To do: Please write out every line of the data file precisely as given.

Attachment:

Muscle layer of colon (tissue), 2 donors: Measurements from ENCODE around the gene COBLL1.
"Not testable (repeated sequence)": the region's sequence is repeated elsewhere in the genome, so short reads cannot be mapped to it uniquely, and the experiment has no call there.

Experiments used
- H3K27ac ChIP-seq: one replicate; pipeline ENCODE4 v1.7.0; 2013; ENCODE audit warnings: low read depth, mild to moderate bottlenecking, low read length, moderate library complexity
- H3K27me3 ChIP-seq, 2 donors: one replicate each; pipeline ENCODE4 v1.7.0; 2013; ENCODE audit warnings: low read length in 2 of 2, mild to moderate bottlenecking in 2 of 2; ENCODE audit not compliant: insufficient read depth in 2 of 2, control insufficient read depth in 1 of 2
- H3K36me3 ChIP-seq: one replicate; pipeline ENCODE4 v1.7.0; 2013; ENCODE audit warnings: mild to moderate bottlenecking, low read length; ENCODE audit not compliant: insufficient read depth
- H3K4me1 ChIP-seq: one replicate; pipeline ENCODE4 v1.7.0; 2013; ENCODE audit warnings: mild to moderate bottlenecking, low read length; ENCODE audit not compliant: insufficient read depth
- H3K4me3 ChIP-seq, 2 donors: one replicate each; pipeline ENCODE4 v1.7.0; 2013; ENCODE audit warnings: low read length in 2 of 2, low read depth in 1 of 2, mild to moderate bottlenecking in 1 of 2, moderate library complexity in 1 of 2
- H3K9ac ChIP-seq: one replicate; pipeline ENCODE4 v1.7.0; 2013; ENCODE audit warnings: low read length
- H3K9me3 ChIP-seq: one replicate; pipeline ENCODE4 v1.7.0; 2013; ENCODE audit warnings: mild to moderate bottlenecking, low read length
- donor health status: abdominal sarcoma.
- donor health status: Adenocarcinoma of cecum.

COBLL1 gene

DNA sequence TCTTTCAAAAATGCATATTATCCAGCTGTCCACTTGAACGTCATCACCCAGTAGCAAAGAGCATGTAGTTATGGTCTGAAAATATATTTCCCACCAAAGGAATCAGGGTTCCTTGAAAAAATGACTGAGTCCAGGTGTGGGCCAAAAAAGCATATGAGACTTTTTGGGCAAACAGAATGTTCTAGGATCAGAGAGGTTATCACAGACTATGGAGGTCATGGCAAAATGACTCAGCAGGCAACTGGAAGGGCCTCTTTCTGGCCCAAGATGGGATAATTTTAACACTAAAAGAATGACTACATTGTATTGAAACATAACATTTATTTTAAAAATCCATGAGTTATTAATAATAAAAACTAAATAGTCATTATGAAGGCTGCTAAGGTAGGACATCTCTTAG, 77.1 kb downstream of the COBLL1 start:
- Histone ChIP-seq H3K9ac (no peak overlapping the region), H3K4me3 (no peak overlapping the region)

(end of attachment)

Muscle layer of colon (tissue), 2 donors: Measurements from ENCODE around the gene COBLL1.
"Not testable (repeated sequence)": the region's sequence is repeated elsewhere in the genome, so short reads cannot be mapped to it uniquely, and the experiment has no call there.

Experiments used
- H3K27ac ChIP-seq: one replicate; pipeline ENCODE4 v1.7.0; 2013; ENCODE audit warnings: low read depth, mild to moderate bottlenecking, low read length, moderate library complexity
- H3K27me3 ChIP-seq, 2 donors: one replicate each; pipeline ENCODE4 v1.7.0; 2013; ENCODE audit warnings: low read length in 2 of 2, mild to moderate bottlenecking in 2 of 2; ENCODE audit not compliant: insufficient read depth in 2 of 2, control insufficient read depth in 1 of 2
- H3K36me3 ChIP-seq: one replicate; pipeline ENCODE4 v1.7.0; 2013; ENCODE audit warnings: mild to moderate bottlenecking, low read length; ENCODE audit not compliant: insufficient read depth
- H3K4me1 ChIP-seq: one replicate; pipeline ENCODE4 v1.7.0; 2013; ENCODE audit warnings: mild to moderate bottlenecking, low read length; ENCODE audit not compliant: insufficient read depth
- H3K4me3 ChIP-seq, 2 donors: one replicate each; pipeline ENCODE4 v1.7.0; 2013; ENCODE audit warnings: low read length in 2 of 2, low read depth in 1 of 2, mild to moderate bottlenecking in 1 of 2, moderate library complexity in 1 of 2
- H3K9ac ChIP-seq: one replicate; pipeline ENCODE4 v1.7.0; 2013; ENCODE audit warnings: low read length
- H3K9me3 ChIP-seq: one replicate; pipeline ENCODE4 v1.7.0; 2013; ENCODE audit warnings: mild to moderate bottlenecking, low read length
- donor health status: abdominal sarcoma.
- donor health status: Adenocarcinoma of cecum.

COBLL1 gene

DNA sequence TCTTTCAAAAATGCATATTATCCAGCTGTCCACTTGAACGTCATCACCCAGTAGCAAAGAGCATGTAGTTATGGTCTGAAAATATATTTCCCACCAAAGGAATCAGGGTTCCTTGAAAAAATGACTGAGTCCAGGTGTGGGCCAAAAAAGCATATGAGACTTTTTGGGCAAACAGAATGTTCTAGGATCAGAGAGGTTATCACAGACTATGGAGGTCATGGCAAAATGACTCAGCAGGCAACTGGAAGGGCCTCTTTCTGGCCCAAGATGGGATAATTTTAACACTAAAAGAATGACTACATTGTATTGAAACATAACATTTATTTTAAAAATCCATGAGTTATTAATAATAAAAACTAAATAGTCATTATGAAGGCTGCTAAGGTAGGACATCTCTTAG, 77.1 kb downstream of the COBLL1 start:
- Histone ChIP-seq H3K9ac (no peak overlapping the region), H3K4me3 (no peak overlapping the region)